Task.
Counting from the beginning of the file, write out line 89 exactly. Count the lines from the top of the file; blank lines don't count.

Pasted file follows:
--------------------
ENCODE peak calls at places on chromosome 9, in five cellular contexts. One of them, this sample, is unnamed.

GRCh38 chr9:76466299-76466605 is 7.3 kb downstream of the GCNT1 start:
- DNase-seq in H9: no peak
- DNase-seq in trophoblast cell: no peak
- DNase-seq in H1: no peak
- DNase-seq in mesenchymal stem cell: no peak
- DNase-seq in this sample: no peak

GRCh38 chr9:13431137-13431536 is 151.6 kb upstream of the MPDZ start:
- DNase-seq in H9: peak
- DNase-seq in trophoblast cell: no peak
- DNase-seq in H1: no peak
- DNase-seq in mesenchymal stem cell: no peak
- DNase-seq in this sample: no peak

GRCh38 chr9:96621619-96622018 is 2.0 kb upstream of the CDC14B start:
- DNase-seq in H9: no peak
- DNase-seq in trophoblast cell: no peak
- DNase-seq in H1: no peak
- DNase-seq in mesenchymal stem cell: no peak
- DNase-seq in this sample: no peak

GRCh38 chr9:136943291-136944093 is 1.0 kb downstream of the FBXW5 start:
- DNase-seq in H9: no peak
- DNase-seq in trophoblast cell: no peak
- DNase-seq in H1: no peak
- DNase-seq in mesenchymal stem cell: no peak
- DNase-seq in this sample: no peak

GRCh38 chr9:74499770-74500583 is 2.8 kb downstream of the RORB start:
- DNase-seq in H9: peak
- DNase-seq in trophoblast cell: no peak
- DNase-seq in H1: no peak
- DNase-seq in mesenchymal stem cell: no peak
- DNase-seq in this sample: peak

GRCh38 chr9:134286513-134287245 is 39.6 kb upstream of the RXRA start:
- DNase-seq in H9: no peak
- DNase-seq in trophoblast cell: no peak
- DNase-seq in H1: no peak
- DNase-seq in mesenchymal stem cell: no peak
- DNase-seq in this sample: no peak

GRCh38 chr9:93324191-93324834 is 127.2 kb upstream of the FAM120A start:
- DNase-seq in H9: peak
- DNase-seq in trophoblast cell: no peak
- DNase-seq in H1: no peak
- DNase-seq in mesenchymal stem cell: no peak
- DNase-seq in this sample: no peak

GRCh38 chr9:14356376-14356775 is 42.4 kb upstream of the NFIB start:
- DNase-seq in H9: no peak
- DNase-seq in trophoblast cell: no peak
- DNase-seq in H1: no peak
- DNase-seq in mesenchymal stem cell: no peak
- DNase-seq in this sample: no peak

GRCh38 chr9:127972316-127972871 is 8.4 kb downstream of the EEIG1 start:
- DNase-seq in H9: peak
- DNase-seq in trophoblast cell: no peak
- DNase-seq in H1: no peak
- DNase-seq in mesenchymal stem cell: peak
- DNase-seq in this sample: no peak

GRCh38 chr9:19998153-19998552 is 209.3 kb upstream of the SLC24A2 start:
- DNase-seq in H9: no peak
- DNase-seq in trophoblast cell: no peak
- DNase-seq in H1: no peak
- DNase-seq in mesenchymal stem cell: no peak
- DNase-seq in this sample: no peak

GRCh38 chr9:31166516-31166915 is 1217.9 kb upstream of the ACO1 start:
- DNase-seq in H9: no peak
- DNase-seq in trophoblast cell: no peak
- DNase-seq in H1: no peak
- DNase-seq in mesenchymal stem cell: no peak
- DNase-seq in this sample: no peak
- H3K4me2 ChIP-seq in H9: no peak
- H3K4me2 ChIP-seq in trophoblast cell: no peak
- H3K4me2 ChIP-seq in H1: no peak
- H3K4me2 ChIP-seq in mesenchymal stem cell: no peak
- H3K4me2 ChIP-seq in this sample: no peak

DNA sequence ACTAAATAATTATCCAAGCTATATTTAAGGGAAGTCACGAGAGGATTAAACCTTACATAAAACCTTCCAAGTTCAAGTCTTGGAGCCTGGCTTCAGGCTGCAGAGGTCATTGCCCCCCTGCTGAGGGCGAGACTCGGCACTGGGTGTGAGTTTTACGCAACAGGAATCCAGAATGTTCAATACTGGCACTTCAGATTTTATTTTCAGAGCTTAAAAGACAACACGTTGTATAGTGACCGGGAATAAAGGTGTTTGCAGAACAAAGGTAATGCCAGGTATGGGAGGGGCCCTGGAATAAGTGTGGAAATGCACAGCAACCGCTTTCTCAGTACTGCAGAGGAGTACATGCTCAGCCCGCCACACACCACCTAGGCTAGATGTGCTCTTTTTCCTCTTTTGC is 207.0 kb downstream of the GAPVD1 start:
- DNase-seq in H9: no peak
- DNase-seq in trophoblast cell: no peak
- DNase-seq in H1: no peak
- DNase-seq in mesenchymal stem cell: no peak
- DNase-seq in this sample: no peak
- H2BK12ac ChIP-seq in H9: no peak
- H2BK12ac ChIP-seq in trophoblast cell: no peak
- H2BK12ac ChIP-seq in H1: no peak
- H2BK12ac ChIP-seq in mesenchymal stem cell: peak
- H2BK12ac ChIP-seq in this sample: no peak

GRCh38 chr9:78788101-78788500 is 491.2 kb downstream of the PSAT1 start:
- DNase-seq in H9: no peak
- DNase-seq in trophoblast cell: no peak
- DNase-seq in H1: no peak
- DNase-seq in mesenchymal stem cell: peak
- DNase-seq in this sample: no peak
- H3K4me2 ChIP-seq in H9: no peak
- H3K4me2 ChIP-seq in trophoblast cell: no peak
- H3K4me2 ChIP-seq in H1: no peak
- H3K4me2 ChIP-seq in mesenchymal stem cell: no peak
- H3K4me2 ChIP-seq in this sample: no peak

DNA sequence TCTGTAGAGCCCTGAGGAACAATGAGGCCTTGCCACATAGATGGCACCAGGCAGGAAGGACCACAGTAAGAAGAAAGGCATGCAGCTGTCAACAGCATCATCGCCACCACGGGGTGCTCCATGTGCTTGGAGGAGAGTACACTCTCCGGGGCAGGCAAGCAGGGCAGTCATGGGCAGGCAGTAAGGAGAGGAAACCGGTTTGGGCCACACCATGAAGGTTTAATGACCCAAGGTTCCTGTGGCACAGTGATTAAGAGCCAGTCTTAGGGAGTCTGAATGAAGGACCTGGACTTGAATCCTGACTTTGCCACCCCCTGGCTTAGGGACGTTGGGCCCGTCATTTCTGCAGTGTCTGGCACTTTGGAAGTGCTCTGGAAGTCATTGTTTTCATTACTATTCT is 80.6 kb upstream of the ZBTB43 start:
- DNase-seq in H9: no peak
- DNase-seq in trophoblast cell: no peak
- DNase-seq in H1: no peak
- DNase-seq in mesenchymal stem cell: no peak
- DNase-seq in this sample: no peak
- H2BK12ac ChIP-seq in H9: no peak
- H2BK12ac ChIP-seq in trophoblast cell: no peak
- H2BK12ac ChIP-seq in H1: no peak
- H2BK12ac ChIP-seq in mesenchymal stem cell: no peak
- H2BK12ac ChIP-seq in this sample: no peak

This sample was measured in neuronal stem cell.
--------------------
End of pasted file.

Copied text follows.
- DNase-seq in this sample: no peak